Whilst sitting there enjoying our coffee we notice a very lone figure in a window opposite us. Using the zoom on the camera this is what we found.
There is also a nice little church adjacent to the square.
Next stop was the village of La Sauve-Majeure, which has a Benedictine Abbey founded in 1079, and now a UNESCO World Heritage site.
The abbey is also located on the pilgrim route Santiago de Compostela. Predominantly ruins after a chequered life, the abbey remains majestic in both Romanesque and Gothic styling.
I was quite blown away by the Abbey. There is a link to Eleanor of Aquitaine who was a generous donor of funds in the 1100’s towards the construction costs.
Back onto the bikes and off to the next planned stop, Sauveterre-de-Guyenne, founded in 1283 by Edward II of England. The village is sited in the heart of Entre-deux-Mers, the region between the rivers Dordogne and Garonne. Human settlement has been traced into pre history.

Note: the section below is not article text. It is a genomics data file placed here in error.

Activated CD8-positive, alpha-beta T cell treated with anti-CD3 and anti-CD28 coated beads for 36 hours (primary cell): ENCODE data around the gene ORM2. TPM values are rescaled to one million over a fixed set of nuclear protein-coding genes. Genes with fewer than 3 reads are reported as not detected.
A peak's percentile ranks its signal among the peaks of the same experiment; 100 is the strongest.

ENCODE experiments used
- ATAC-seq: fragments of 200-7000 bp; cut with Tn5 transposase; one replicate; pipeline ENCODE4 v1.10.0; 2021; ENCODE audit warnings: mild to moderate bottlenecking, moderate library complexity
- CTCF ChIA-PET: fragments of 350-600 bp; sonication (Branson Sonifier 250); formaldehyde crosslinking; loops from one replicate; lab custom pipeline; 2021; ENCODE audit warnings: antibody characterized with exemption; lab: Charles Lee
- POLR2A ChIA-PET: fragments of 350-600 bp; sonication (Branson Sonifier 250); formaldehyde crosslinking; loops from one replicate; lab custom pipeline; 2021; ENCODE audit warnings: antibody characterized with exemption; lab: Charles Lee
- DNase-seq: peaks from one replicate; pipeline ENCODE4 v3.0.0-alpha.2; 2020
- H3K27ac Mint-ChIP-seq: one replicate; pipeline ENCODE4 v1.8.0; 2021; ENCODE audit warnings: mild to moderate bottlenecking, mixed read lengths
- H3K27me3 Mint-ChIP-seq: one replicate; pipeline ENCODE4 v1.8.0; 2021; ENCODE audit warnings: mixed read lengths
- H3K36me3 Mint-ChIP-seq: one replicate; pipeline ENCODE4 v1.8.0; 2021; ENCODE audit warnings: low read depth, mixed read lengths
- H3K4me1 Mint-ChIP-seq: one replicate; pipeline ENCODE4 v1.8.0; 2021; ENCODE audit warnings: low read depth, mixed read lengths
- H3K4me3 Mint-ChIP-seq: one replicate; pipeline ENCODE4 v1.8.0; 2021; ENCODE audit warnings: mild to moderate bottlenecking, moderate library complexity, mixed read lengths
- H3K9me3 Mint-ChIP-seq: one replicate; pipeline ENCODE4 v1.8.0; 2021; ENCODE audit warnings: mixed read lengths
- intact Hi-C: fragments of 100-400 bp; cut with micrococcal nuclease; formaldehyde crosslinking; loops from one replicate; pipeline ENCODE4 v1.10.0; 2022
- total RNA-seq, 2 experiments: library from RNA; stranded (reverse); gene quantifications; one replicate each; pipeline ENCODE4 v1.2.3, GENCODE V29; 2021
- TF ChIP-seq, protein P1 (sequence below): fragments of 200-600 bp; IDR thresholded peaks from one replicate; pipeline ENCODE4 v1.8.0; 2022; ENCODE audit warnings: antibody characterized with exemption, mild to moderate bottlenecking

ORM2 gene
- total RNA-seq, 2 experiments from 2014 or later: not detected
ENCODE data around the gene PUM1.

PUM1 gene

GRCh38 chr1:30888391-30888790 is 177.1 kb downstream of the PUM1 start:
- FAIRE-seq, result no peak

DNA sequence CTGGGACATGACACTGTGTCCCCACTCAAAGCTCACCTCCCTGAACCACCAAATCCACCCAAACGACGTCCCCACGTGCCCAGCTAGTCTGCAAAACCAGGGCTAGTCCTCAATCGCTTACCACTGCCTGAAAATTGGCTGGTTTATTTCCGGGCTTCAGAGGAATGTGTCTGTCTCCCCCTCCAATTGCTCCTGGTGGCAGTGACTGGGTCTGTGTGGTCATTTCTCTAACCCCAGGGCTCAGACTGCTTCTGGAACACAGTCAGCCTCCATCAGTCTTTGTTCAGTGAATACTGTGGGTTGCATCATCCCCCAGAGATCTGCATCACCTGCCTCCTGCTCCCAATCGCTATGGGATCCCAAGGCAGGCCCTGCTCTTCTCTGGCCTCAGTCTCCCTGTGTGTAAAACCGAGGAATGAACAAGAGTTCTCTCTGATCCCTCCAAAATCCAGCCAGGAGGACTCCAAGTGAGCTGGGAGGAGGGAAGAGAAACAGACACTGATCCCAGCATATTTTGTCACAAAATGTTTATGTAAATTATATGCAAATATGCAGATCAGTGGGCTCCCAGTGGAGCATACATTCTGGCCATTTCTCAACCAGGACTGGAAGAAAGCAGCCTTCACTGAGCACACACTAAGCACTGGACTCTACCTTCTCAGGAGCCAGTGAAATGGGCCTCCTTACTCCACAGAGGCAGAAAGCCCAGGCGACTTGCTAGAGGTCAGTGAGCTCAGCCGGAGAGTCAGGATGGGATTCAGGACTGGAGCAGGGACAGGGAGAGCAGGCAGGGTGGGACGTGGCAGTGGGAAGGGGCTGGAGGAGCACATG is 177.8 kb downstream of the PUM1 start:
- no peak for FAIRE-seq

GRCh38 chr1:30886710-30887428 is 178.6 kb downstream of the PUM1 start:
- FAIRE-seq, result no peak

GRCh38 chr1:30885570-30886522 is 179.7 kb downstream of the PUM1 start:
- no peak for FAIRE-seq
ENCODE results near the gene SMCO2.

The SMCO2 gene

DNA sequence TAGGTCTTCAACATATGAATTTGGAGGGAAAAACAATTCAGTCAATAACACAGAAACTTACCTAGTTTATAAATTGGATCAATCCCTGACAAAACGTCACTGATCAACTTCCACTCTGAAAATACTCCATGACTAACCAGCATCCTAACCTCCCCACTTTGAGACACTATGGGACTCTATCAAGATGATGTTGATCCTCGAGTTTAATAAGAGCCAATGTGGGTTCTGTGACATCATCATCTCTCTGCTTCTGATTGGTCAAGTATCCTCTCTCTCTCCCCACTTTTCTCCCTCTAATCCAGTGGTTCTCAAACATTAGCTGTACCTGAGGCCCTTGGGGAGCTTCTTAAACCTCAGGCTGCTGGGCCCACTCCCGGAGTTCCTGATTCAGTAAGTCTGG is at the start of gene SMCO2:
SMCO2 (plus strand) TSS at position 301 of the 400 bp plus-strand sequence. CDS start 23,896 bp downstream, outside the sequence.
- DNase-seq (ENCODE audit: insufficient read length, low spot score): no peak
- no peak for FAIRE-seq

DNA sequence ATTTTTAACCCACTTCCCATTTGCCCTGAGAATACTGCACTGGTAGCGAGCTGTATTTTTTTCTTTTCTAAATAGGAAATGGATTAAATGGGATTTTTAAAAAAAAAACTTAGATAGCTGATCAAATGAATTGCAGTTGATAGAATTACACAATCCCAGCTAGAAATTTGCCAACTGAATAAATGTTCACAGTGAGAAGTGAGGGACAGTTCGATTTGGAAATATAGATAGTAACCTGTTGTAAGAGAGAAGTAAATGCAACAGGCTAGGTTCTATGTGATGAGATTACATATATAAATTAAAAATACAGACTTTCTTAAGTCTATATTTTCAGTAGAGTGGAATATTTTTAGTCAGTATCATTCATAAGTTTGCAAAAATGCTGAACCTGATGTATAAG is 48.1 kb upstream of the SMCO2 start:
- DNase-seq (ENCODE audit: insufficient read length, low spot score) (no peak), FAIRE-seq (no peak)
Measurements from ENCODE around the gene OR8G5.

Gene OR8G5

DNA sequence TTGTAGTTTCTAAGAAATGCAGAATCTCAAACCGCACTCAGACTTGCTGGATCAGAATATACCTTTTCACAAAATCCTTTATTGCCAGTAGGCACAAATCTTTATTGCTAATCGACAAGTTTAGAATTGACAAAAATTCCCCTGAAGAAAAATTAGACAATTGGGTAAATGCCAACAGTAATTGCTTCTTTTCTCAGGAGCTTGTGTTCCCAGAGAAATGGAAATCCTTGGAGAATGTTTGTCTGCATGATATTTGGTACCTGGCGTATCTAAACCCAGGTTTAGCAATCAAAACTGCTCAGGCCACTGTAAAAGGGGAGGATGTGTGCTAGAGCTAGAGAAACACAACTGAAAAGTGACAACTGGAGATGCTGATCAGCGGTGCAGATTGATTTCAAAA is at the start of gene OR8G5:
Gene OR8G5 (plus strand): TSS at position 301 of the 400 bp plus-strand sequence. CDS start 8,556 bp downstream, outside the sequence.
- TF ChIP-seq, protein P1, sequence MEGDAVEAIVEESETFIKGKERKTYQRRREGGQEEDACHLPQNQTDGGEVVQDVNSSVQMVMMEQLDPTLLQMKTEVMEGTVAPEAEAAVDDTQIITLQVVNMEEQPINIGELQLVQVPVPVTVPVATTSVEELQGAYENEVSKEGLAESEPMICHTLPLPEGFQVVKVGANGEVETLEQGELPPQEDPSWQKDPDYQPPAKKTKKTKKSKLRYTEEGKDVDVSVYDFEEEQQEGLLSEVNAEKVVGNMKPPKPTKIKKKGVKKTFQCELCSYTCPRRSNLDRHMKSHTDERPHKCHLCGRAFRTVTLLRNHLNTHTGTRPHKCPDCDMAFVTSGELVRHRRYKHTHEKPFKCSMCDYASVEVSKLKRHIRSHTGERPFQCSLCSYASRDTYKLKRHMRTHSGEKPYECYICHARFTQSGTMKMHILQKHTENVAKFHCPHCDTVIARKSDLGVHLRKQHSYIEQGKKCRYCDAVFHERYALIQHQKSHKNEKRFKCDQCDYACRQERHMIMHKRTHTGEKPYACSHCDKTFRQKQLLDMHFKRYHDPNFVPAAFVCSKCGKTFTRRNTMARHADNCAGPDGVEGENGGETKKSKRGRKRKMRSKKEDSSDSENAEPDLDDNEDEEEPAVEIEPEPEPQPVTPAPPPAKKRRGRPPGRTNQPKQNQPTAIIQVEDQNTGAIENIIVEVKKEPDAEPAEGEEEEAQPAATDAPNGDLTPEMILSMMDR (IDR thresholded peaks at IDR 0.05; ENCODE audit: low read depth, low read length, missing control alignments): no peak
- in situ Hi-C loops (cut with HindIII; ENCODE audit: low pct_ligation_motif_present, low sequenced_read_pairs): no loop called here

Sauveterre no longer has its ramparts which were destroyed in the early 19th century, but it does still have the 4 corner gates.
We met three groups of cyclists here, including an older group from England, a couple from Australia and New Zealand and two younger guys who were making their baguettes up ready to eat.
After lunch it was about 2.30 pm and the weather had started to close in, dark clouds threatening rain. We decided to beat a retreat back to Bordeaux, some 55 km away.
In the morning we transfer accomodation to Bike Adventures hotel about 1.5 km away. We are unsure if we will get a ride in or not for two reasons. Firstly, we need to see about the transfer of our gear and secondly the weather forecast is uber shite.
Thunderstorms are predicted and I can’t see the point of riding, as it is not a lot of fun! Anyway I am sure when the 7 am alarm goes off I will do my dash to the balcony to check!
Oh, one other thing! We have found out that we will know two of the riders on our ride to Barcelona. Barbara and Jamie from England are part of the group of 10. They were on our team last year from London to Venice.